Immunologic studies have demonstrated that SARS-CoV-2 vaccination does provide protection from future reinfection. The BNT162b2 vaccine provides high IgG and neutralizing antibody titers 7 to 14 days after administration of the second dose. 5 However, in several Phase 3 clinical trials significant waning of the humoral response (IgG and neutralizing antibodies) that provide protection from reinfection was observed. 5, 9, 10 As the humoral response decreases over time, IgG and neutralizing antibodies decrease, vaccine elicited immunity wanes, and increased immune evasion by the virus all result in breakthrough infection in individuals previously infected with the coronavirus or are fully vaccinated. 11

In a study by Zollner and colleagues, 12 14 patients with prior to moderate COVID-19 infection who received two doses of the Pfizer vaccine (BioNTech/Pfizer BNT162b2) received a third dose that resulted in a factor greater than twenty in the Spike specific neutralizing antibodies after the first dose and factor of six increase after the second dose compared to individuals that were not vaccinated. An increased neutralization titer may lead to increased protection against COVID-19 infection and severe illness resulting in ICU admissions. 9 Falsey et. al. 8 administered a third 30ug BNT1622b dose between 7 to 9 months after the two standard series doses in two different cohort groups (11 subjects 18 to 55 years and 12 subjects 65 to 85 years). Eliakim-Raz et. al. 13 evaluated anti spike (anti-S) Ig G antibody titers before and after a third dose of the BNT162b2 vaccine in a cohort aged 60 years and older. They observed an increase in the humoral response, as IgG antibody titers increased 10-19 days after vaccination. Both studies suggest that a third dose may prolong protection against coronavirus disease without major adverse side effects.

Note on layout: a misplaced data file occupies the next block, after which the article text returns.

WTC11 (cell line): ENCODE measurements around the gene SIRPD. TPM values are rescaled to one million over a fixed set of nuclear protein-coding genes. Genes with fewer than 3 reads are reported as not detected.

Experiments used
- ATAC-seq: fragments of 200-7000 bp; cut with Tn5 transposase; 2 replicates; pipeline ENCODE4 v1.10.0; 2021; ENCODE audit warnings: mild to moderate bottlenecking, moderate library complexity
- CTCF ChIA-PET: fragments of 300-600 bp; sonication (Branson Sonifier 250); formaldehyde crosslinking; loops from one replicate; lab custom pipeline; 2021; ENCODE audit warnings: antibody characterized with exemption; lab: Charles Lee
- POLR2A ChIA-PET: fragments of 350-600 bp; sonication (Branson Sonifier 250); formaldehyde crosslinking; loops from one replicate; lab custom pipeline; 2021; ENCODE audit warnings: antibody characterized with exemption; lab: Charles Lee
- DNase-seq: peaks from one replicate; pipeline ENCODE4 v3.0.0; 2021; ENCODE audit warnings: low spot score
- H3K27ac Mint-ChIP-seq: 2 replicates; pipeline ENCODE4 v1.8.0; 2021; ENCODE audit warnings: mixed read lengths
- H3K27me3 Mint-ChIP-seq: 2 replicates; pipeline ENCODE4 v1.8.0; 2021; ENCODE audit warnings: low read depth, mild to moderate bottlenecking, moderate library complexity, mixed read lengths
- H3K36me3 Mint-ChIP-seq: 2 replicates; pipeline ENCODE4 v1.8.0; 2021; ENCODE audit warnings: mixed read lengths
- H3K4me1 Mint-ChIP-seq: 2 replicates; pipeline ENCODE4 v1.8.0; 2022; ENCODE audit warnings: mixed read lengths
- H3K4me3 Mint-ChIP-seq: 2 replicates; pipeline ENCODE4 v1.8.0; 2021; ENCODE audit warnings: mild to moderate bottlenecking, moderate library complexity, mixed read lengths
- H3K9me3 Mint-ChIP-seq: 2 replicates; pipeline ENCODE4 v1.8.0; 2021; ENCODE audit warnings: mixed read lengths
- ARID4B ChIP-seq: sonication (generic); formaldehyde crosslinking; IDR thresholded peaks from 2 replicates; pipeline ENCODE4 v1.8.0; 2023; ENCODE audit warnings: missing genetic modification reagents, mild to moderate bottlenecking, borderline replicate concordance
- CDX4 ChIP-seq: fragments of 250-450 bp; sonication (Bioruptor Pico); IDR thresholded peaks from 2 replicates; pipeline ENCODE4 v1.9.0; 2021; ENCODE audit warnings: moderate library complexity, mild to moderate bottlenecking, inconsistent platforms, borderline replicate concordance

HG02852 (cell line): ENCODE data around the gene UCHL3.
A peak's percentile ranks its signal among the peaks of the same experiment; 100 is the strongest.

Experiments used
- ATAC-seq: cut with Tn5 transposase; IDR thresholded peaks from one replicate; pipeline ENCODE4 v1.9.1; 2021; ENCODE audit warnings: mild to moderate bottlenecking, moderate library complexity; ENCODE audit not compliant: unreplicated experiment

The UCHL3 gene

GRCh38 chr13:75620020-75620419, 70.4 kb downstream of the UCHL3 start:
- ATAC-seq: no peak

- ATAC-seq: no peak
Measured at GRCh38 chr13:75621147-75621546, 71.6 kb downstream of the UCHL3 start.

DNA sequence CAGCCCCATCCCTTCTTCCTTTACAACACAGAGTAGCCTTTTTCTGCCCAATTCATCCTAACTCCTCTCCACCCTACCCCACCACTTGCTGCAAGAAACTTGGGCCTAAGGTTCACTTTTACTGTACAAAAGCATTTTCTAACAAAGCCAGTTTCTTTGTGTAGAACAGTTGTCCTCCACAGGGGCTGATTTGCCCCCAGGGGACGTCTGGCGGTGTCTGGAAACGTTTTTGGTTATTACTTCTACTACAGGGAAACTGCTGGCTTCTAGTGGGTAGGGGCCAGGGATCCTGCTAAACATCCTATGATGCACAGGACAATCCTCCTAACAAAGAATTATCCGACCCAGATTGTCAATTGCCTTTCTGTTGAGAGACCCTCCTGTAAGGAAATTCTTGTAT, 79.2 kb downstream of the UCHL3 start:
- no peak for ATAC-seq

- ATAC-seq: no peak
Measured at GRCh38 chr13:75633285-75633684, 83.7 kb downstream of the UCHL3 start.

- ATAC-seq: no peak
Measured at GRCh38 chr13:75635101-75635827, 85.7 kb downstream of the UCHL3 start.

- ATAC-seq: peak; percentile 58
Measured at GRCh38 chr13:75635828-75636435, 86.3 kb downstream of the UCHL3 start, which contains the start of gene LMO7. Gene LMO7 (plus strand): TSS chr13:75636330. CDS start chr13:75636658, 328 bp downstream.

COVID-19 infections will continue to circulate in the community and the emergence of new lethal variants due to mutations should not be underestimated. Studies mentioned in this editorial have shown that the humoral response and vaccines do protect the public from COVID-19 infection. However, as the number of individuals become fully vaccinated, breakthrough cases will occur. This is especially likely to occur among individuals with severe comorbidities. To continue to protect the public, a booster vaccine should be available to control the COVID-19 pandemic.

References

[1]  Tegally H, Wilkinson E, Giovanetti M, et al. Emergence of a SARS-CoV-2 variant of concern with mutations in spike glycoprotein.
In article      
 
[2]  Baden LR, El Sahly HM, Essink B, et al. Efficacy and safety of the mRNA-1273 SARS-CoV-2 vaccine. N Engl J Med 2021; 384: 403-416.
In article      View Article  PubMed
 
[3]  Polack FP, Thomas SJ, Kitchin N, et al. Safety and efficacy of the BNT162b2 mRNA Covid-19 vaccine. N Engl J Med 2020; 383: 2603-2615.
In article      View Article  PubMed